How to avoid being branded a ‘basket case’

A few months ago, I started the hashtag #basketcase, as a way of highlighting the way some people have been branded a basket case by the media.

The hashtag quickly spread around social media and gained traction, generating a huge amount of interest, especially among women.

I decided to take a look at the way in which people were branded by the mainstream media.

What’s the definition of a ‘typical’ ‘bias case’?

I started by looking at the media coverage of the coronavirus pandemic and how it had been framed in the UK media.

I found that many of the headlines were inaccurate and, at times, deliberately biased, which meant that some readers were often left feeling like they had been put on a pedestal.

In my opinion, the UK press was guilty of making the coronovirus pandemics headlines, because of the way they were framed.

But what’s the real definition of bias?

I began to look into the definition in the Oxford English Dictionary, and found that in the 18th century, it was generally believed that bias was a “mistake in judgment or opinion”.

This meant that it was something that was made on purpose and, if done with malice, meant to undermine or deceive.

It was a way to avoid the scrutiny that comes from presenting a fair, balanced picture.

But this was a very long time ago, when the concept of bias was not at all accepted.

It turns out that bias in the media is often a by-product of the media’s approach to the pandemic, which is to present a story that is as ‘mainstream’ as possible, while also attempting to maintain some semblance of credibility.

Bias in the press can be subtle, and can often take place in the background, in the margins or, in extreme cases, on the front page of the newspaper.

But the main thing to look out for when viewing the media headlines is the way the article is framed, as I found out.

What are some of the most common bias cases?

The term bias can be a bit subjective, as it is not always clear exactly what is meant by it.

In the context of a coronaviruses, the term refers to the way a story is presented or reported.

In some cases, a story may be presented in such a way that it presents a different angle to what the reader would expect to be the story, such as presenting the news in a way which would make the reader think that there is something different to it, rather than presenting the story as it actually is.

Another example of a bias case would be a story which presents a specific disease as a problem to be tackled by the public, and then it then presents the health system in a different way to what it actually does, such that it suggests that the public have more access to treatment.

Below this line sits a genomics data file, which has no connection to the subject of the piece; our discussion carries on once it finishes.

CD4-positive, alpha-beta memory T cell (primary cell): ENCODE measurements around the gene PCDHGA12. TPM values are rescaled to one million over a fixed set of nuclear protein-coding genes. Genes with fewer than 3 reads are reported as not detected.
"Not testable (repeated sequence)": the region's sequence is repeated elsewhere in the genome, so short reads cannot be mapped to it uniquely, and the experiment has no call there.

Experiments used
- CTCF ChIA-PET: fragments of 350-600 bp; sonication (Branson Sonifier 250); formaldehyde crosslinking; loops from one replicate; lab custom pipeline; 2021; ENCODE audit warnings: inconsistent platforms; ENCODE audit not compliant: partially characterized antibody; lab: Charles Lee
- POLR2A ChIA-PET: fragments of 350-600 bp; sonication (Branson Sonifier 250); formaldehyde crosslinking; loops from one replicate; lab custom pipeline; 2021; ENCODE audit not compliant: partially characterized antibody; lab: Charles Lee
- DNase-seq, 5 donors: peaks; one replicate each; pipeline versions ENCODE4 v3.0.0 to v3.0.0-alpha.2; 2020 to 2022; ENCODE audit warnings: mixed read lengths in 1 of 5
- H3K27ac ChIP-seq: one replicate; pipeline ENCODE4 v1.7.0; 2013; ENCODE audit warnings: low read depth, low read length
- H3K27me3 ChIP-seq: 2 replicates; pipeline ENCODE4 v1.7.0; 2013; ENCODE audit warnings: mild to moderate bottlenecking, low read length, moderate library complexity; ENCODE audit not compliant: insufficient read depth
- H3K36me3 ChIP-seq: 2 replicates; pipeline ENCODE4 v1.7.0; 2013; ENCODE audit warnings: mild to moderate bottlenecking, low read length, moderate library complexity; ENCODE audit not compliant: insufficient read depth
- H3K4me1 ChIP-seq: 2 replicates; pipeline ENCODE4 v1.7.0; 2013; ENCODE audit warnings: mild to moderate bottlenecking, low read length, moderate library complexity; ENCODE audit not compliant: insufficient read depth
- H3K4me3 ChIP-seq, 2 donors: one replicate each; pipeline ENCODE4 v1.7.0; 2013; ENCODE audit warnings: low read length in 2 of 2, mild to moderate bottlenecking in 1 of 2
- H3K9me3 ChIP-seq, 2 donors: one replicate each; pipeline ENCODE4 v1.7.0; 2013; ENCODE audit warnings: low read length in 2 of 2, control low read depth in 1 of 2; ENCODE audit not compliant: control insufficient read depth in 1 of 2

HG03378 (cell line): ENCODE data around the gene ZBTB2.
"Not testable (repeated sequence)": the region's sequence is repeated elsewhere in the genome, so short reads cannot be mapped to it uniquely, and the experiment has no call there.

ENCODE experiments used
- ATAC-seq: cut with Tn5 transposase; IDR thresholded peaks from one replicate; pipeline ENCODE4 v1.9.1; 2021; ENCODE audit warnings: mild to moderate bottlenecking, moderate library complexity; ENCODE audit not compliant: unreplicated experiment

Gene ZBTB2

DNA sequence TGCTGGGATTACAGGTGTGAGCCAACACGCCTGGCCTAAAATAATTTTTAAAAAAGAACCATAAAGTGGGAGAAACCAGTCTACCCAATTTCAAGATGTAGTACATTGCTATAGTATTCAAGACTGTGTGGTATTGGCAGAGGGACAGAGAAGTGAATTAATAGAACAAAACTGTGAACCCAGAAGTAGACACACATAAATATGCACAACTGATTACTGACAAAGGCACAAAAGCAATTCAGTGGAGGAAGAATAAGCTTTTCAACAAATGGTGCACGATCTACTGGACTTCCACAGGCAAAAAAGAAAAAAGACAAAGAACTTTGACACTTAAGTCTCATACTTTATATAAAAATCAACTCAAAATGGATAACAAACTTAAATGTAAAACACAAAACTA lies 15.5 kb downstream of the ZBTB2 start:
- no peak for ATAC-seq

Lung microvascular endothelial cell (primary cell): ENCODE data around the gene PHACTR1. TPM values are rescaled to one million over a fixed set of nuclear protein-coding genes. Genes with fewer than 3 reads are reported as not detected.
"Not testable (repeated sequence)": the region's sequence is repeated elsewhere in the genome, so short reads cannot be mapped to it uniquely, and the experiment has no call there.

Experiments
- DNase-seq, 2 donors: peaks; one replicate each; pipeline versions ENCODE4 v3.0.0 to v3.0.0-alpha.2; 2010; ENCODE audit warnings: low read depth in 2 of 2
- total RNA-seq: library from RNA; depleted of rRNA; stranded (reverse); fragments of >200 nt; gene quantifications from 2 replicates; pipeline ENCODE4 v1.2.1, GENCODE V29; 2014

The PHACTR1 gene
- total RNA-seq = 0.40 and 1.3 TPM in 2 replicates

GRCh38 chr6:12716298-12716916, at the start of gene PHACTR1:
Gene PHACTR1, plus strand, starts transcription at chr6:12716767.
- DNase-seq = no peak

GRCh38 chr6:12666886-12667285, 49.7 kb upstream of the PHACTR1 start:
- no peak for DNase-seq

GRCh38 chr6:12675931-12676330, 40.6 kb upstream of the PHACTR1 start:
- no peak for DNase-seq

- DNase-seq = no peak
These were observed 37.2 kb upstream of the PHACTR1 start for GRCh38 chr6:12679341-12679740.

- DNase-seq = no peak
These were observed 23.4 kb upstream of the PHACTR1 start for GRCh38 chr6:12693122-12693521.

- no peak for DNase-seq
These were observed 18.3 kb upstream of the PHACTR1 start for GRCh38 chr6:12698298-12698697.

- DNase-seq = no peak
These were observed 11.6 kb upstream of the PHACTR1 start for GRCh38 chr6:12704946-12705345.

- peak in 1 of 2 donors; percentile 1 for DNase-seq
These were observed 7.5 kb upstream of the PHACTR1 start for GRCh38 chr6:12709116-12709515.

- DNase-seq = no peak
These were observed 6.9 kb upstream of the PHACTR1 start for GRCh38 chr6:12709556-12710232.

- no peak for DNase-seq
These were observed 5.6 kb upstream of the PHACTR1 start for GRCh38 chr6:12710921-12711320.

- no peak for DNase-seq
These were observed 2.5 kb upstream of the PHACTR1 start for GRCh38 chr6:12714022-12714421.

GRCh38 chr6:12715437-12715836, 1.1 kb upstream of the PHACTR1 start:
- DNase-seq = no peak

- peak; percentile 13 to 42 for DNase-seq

A third bias case is one where a story presents a particular event as having a particular effect, rather then presenting it in a manner which the reader might expect it to have, such like presenting a story in a positive way, but then also presenting a negative picture of the health service.

This is sometimes called the ‘bamboozlement bias’.

Another type of bias is that which involves presenting information which is not fully understood by the reader, such a story presenting information that is either contradictory to the story or it is wrong in some way.

Finally, there is the bias that relates to a news story that, in a sense, is biased in a negative way, and which is intended to undermine the public’s trust in the news.

It is important to note that a bias in reporting does not mean that the story is untrue, or that the information is incorrect, it merely means that the article should be presented with a level of care and sensitivity.

What can we do to combat this?

To address bias in media coverage, it is important for people to understand that it is a natural response to an epidemic.

In an article that is published in the New York Times or the Wall Street Journal, for example, you may be surprised to learn that there are many people who are not as well informed as they might like to be, and that they are not necessarily the same people who would have reacted in the same way to a story.

If we can reduce the degree to which people perceive the media as biased, it can make it more difficult for them to become part of a healthy, open, inclusive and productive conversation.

However, it’s important to be aware that bias is not something that can be fixed.

People can always try to change the way that they see and hear the news, and to create a more inclusive and welcoming environment for all.

The best way to do that is to change how the news is presented, so that it more accurately reflects what people actually experience.

This would involve looking at where certain types of information is presented in a news article and what is considered to